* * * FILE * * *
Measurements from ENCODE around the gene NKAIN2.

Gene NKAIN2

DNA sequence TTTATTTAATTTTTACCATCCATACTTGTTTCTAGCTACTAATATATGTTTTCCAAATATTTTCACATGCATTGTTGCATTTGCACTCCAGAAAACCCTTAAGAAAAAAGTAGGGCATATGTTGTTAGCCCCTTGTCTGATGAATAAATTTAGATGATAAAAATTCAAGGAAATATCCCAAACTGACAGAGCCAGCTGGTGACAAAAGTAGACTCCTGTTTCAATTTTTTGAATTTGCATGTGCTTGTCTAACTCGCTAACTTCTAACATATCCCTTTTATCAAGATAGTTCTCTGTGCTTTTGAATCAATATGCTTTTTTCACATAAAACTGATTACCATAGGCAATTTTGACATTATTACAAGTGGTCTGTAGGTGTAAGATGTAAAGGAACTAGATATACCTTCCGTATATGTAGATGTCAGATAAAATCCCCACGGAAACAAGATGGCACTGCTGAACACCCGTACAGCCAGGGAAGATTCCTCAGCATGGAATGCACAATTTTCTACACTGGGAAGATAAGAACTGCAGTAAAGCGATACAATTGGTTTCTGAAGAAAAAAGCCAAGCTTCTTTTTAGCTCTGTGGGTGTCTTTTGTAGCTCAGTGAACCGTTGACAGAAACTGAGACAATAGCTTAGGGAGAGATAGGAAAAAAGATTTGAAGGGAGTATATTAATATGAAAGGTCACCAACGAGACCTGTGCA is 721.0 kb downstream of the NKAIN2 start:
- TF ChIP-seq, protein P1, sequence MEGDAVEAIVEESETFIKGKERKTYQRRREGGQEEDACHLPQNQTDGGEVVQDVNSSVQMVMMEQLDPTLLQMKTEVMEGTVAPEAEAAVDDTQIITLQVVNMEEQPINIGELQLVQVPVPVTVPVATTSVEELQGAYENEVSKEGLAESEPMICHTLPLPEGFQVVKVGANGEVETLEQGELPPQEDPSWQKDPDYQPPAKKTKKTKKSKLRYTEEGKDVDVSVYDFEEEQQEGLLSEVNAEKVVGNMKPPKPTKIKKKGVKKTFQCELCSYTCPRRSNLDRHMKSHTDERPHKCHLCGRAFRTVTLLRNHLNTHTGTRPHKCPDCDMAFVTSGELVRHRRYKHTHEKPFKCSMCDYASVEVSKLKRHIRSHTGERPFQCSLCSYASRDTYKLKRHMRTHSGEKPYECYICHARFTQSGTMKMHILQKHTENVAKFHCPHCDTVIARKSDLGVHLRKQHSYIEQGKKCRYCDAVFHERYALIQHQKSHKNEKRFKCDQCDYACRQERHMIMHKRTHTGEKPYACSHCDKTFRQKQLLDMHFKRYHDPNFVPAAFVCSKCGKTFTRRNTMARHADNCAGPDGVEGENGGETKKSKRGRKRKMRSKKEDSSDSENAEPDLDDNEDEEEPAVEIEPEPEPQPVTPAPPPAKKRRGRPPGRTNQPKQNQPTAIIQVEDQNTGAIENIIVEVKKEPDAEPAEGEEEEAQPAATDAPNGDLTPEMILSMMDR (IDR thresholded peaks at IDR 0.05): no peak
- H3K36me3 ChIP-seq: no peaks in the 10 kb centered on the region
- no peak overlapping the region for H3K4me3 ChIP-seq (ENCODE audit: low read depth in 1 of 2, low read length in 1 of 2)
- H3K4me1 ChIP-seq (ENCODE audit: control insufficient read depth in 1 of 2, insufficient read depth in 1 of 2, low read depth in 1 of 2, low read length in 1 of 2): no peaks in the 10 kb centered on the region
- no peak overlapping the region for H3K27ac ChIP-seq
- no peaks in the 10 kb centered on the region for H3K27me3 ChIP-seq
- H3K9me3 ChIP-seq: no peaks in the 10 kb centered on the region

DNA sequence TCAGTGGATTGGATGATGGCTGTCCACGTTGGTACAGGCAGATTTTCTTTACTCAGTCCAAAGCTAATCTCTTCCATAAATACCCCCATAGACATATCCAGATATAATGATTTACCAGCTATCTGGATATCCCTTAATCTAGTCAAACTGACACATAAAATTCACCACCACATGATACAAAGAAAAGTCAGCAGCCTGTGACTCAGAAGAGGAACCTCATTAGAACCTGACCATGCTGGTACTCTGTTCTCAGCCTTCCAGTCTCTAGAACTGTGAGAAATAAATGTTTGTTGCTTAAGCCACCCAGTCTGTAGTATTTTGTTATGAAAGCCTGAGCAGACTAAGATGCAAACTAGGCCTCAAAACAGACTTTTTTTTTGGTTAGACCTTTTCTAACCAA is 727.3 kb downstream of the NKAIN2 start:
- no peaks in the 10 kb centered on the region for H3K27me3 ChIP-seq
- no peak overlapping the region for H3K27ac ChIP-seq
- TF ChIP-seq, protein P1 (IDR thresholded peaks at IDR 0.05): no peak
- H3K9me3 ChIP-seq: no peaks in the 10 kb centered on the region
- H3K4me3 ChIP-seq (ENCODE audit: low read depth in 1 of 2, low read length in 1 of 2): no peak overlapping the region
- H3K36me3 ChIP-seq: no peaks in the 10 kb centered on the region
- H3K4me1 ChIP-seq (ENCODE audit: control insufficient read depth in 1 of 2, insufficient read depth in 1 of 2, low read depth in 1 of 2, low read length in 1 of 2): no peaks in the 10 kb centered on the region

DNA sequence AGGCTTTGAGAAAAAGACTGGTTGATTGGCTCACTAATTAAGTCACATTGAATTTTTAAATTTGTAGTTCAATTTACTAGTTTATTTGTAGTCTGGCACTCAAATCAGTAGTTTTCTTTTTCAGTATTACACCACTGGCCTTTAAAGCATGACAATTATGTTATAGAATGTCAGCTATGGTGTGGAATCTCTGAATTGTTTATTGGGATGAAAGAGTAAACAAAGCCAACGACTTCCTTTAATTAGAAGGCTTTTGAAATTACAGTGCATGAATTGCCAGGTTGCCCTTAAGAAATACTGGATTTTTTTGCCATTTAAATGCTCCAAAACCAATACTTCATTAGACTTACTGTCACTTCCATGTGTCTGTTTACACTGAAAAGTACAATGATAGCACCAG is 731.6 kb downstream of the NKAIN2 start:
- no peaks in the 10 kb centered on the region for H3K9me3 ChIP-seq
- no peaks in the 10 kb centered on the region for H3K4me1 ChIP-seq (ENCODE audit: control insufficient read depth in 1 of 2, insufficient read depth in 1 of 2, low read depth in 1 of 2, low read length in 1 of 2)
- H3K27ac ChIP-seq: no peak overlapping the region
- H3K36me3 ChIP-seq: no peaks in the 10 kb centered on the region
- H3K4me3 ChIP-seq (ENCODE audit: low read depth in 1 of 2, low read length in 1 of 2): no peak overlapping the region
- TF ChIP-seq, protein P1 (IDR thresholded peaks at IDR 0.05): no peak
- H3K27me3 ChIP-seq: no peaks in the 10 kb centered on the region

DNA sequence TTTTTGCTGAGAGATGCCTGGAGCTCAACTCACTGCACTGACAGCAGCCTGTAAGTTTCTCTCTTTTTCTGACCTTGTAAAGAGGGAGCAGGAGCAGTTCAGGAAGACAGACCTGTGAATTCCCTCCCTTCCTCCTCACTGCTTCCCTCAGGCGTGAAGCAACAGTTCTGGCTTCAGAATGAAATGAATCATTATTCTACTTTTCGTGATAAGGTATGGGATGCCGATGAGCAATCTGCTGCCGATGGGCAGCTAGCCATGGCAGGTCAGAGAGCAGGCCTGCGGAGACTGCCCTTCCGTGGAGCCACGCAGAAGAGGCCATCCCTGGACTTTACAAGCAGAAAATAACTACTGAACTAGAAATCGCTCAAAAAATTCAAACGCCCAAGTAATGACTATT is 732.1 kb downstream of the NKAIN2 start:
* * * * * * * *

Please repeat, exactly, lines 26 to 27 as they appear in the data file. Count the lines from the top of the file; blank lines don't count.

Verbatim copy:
- H3K27me3 ChIP-seq: no peaks in the 10 kb centered on the region

DNA sequence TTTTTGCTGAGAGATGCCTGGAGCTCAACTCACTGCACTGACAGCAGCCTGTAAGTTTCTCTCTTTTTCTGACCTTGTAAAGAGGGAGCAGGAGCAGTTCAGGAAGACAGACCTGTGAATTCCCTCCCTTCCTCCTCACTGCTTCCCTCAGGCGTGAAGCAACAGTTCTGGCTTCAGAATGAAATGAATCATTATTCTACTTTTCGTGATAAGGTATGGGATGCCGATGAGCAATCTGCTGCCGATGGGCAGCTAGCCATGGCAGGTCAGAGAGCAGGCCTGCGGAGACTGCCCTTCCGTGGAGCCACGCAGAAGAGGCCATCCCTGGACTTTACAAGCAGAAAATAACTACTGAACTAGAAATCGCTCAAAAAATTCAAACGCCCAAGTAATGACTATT is 732.1 kb downstream of the NKAIN2 start: